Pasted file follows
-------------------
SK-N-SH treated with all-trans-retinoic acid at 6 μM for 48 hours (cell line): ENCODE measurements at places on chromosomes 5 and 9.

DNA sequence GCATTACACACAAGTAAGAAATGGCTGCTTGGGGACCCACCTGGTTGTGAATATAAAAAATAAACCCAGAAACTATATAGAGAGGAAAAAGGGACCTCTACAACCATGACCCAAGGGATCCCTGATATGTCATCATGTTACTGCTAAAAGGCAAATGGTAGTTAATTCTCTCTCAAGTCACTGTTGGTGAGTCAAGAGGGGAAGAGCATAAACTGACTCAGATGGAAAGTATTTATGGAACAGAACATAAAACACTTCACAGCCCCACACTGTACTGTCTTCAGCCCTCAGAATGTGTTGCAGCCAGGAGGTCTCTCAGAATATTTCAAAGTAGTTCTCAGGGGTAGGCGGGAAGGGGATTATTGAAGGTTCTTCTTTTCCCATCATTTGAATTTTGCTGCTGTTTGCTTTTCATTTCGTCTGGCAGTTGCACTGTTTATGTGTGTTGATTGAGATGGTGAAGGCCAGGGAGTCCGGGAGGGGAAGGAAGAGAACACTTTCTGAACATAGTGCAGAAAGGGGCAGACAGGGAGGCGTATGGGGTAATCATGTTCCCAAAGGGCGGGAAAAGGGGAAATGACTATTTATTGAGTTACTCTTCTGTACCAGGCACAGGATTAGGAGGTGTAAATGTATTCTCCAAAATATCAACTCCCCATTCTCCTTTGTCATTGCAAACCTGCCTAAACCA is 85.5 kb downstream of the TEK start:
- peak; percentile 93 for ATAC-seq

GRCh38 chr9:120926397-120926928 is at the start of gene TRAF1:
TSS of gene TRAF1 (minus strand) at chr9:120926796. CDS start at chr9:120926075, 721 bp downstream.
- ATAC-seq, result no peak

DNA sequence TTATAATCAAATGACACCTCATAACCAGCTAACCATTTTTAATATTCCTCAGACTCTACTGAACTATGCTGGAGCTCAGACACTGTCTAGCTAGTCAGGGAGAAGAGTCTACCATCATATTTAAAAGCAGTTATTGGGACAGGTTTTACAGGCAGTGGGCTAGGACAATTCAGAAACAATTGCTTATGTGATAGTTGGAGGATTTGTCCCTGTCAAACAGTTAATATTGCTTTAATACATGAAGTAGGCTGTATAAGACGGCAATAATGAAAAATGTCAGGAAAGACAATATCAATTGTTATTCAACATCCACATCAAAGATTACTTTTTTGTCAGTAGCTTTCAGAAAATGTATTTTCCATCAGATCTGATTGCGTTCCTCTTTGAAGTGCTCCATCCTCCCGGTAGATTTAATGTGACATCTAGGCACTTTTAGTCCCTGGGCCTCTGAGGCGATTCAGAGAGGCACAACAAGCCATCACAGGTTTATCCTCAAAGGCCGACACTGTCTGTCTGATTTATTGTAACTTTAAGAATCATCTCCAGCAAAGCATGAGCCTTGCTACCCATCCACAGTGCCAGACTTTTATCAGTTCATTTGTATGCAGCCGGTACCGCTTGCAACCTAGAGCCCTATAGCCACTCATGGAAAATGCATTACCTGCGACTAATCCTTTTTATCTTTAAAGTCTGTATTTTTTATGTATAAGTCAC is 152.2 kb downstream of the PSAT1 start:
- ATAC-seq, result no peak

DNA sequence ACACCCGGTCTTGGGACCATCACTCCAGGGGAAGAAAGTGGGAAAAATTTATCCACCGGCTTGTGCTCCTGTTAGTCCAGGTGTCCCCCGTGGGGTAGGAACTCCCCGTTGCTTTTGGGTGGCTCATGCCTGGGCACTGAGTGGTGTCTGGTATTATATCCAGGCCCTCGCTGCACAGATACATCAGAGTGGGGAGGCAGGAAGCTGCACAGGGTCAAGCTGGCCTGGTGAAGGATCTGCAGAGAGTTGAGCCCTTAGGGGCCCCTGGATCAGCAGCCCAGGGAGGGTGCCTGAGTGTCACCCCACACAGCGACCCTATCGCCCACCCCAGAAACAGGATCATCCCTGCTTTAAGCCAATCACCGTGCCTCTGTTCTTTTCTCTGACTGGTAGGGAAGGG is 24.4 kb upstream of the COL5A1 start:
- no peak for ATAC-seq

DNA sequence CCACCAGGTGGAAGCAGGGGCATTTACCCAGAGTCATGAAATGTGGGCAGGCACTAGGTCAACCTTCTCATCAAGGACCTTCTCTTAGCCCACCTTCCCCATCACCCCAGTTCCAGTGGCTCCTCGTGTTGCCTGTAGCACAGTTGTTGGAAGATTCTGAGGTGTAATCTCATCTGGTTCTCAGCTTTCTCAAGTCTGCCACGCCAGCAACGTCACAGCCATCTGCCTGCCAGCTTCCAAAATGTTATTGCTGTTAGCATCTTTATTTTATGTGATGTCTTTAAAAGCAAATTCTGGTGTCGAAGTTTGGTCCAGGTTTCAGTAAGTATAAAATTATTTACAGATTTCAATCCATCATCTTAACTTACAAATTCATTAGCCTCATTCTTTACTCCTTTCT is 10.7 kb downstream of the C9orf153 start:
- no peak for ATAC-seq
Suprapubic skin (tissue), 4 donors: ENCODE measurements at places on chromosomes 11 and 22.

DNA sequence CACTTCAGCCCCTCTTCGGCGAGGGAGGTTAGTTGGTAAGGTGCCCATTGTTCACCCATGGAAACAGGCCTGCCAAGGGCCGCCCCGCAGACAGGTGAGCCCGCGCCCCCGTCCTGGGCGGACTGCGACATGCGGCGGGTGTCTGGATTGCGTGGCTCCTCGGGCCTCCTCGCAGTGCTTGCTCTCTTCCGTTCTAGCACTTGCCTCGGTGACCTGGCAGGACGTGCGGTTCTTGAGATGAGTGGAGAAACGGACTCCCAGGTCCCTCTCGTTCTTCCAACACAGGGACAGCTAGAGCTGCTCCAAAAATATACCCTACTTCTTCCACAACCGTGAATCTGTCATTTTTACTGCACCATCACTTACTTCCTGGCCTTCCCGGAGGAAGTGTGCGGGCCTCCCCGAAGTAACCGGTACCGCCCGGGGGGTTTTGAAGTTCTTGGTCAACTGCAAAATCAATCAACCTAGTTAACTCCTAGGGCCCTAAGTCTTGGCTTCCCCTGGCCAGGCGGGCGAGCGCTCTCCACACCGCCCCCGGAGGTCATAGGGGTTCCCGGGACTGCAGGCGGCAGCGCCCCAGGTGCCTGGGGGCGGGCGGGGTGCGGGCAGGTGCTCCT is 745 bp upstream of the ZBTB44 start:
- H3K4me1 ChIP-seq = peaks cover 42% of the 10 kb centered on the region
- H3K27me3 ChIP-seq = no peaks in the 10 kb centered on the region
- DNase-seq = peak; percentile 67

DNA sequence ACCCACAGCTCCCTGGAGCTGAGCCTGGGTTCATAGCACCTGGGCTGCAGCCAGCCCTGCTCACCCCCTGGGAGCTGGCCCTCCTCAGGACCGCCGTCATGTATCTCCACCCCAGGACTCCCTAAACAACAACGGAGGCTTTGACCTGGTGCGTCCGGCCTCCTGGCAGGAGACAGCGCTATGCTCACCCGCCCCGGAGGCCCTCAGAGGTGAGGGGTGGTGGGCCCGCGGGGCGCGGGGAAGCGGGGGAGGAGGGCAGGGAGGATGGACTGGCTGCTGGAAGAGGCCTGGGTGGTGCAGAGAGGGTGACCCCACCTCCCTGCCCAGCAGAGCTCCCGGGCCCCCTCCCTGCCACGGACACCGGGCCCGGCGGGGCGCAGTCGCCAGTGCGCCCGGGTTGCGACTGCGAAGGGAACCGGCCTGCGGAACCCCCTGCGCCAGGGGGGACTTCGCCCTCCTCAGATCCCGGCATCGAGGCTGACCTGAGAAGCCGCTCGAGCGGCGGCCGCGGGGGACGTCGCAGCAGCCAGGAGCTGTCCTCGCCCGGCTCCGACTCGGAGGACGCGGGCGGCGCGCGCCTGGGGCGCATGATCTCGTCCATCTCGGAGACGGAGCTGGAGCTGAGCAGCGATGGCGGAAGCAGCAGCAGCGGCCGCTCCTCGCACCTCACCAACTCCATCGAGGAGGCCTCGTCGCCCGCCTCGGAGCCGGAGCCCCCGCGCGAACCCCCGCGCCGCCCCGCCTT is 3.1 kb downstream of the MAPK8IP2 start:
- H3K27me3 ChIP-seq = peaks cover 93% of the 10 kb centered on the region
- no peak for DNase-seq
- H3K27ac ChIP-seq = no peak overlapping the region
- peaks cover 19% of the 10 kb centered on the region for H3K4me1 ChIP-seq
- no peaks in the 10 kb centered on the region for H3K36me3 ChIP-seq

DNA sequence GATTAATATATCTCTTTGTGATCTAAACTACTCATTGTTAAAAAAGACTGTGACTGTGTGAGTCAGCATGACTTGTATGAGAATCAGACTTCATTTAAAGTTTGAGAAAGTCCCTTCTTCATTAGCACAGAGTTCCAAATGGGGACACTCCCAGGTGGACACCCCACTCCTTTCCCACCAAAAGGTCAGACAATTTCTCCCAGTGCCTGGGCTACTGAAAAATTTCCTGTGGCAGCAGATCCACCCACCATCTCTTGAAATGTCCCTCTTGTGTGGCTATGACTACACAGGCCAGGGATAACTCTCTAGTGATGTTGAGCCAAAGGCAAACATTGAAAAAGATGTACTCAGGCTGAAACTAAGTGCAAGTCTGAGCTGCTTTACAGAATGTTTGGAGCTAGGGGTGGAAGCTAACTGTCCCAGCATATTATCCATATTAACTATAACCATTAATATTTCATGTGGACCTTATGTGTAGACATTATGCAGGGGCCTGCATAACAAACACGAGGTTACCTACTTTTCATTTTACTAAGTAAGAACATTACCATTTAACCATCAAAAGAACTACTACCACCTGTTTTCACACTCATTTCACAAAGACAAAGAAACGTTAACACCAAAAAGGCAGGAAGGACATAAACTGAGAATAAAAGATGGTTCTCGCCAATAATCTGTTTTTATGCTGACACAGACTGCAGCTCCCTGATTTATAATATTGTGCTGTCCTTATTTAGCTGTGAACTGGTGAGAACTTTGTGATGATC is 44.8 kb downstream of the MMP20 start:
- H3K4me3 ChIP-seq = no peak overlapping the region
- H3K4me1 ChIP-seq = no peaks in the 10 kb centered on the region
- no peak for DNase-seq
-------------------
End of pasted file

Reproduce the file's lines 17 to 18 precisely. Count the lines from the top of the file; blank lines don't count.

- DNase-seq = peak; percentile 67

DNA sequence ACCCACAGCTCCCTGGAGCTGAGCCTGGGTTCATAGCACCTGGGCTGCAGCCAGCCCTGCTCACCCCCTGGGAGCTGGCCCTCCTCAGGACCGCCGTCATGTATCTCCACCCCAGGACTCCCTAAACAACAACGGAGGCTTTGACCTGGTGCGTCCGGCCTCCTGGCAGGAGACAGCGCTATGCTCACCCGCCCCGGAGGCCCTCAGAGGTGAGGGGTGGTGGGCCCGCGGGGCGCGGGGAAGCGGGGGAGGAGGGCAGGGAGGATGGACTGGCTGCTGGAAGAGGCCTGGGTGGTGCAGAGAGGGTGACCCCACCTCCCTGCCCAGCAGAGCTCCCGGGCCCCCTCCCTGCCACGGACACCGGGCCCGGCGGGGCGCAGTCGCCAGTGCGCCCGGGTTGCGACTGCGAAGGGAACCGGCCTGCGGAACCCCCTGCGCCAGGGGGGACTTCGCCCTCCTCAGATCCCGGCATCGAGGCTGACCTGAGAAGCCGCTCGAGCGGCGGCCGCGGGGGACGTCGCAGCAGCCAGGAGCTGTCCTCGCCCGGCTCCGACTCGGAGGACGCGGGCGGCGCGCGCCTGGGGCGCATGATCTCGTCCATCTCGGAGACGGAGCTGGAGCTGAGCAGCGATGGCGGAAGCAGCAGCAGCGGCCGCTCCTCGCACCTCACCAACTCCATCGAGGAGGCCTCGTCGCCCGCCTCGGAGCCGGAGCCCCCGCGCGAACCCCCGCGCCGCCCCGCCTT is 3.1 kb downstream of the MAPK8IP2 start: